My Blogging Journey: The Good, The Bad and the Awkward

I often get asked about my journey into the world of blogging. I wanted to share that story with you today.

When people ask me how I got started as a food/travel blogger, I tell them the truth. The truth being that I started blogging way before it was cool. (Is blogging ‘cool’ now? Maybe the right word is “relevant”.)

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Before blogging even existed, I wrote on an online journal called Xanga. I was sixteen years old and homeschooled, and I mostly wrote about how annoying my brother and his friends were. It was all very exciting. After Xanga came MySpace posts, in which I  completed surveys which asked questions like “Have you ever liked someone so much that it hUrTs?” and wrote a slew of melodramatic poetry. Vox followed, and this was the first platform that could actually be considered a blog of sorts. I continued to write sappy poetry and shared nearly every detail of my nineteen-year-old life. I was in my first serious relationship (with the fellow who is now my husband) and thought this fact made me interesting enough to share mortifying amounts of personal information. Do I regret this? I don’t. I was incredibly young and newly in love and processing an onslaught of fresh emotions in the best way that I knew how. Do I look back at these posts and turn bright red while simultaneously shrieking in laughter and moaning in horror? Definitely, I do.

Eventually, I found a small community of like-minded bloggers who weren’t completely terrified of me. I even met a couple of these online friends in real life. I think this was when I began to realize what lovely opportunities could arise from the interwebs. When Vox shut down its platform, most of this little community made its way over to WordPress. This same platform is also where my blogging career would slowly start to take off. I found an online magazine that allowed me to trade my words for adventures. In exchange for a blog post, I would have the chance to zipline across the hill country of Austin, meet Willie Nelson at a movie premiere, flyboard (aka fly into the air propelled by a water jet-pack) across a lake, and view my beautiful city from both a helicopter and a hot-air balloon ride. I’ll never forget the wild elation that came from my first season of dreams coming true; the time in my life when I learned that the sky was both literally and metaphorically the limit.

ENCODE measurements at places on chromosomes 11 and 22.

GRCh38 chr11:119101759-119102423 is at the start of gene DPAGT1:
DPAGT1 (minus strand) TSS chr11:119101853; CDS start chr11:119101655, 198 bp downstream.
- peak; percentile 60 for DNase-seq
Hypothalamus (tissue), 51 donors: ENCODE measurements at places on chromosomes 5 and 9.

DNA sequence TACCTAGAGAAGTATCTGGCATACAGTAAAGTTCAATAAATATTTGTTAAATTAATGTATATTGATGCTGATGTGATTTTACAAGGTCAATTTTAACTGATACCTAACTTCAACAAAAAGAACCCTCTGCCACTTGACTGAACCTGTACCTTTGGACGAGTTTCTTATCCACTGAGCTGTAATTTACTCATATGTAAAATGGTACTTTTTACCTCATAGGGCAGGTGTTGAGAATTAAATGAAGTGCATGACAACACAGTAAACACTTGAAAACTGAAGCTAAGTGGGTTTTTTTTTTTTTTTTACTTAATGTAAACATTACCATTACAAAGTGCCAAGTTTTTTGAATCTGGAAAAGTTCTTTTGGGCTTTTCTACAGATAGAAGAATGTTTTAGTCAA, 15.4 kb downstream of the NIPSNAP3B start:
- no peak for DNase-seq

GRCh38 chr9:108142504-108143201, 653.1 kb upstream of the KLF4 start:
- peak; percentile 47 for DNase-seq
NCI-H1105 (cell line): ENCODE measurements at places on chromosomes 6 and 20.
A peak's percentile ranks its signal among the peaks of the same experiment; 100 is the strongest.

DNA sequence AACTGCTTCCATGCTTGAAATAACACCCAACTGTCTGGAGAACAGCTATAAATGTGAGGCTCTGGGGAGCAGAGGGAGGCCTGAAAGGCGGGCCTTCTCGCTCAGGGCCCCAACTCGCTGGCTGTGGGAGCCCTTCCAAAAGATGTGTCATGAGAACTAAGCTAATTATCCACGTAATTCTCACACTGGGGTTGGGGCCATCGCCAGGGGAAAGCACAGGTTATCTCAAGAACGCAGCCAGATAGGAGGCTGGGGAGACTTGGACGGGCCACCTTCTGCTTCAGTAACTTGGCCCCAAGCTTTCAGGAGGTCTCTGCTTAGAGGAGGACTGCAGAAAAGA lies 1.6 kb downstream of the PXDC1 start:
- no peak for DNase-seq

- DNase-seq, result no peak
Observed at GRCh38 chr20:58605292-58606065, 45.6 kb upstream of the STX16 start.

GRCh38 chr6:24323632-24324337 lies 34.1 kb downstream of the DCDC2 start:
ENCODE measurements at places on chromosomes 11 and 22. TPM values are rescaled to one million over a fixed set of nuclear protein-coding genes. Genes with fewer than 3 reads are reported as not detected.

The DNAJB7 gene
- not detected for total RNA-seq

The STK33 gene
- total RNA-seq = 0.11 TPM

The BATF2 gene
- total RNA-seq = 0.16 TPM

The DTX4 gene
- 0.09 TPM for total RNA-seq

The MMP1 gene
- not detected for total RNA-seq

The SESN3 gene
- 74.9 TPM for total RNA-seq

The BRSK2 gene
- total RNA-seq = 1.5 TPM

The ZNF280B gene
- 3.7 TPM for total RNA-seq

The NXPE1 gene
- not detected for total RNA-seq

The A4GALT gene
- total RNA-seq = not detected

My senior year of undergrad, another opportunity crossed my path. For years, I had been registered on an online modeling forum. I had mostly used this as a fun experience and had never really considered getting paid substantially for these opportunities. I had the chance to explore beautiful parts of my city, meet talented photographers and receive photos in exchange for my time. I absolutely loved it and didn’t think of it as much more than a hobby.  So when I received a message asking if I’d like to audition to star as myself in a nationwide commercial, I was surprised. I was also learning to live by the phrase, “Why the hell not?” I went in for the audition. I was totally myself, which mostly means I was an awkward ball of energy.

I got the part, awkward ball of energy and all. The part was me as my blogging self, and the company, U By Kotex. I would have never imagined that anyone would want to pay me to talk about my period, but here we were. The next few months were a complete whirlwind. A camera crew took over my house, visited my on-campus radio show and followed me around town to and from my blogging escapades. This wrapped up and, about a month later, I received a phone call. The producers of the commercial wanted to fly me first class to Detroit to film a second piece. I was at my old apartment’s pool when I got the call. I really liked that pool, so sometimes I would sneak back in for a tanning session. I vividly remember sitting on a lounge chair in happy shock, excitedly calling my husband to tell him the news.

I flew to Detroit, seated next to men at least thirty years my senior and drinking the complimentary wine to pass the time. The next two days were a blur of makeup, wardrobe and filming. I spent the day playing dress up and talking to a camera about my life, and well, feminine products, and the nights hanging out with the film crew, exploring spots that these Detroit natives loved best.

In the months that followed, I would graduate with an undergrad in Communications. In the years that followed, a Master’s in Business. I would find a passion for the storytelling powers of social media, and dive into a career in the marketing world. While I know that my degrees played a big role in moving this career forward,  I am also certain that I wouldn’t be where I am today without sharing my own stories – the big, the little, the good, the bad and especially the awkward. Editor’s Note: It is me that we’re talking about, so it’s all been a little awkward. 

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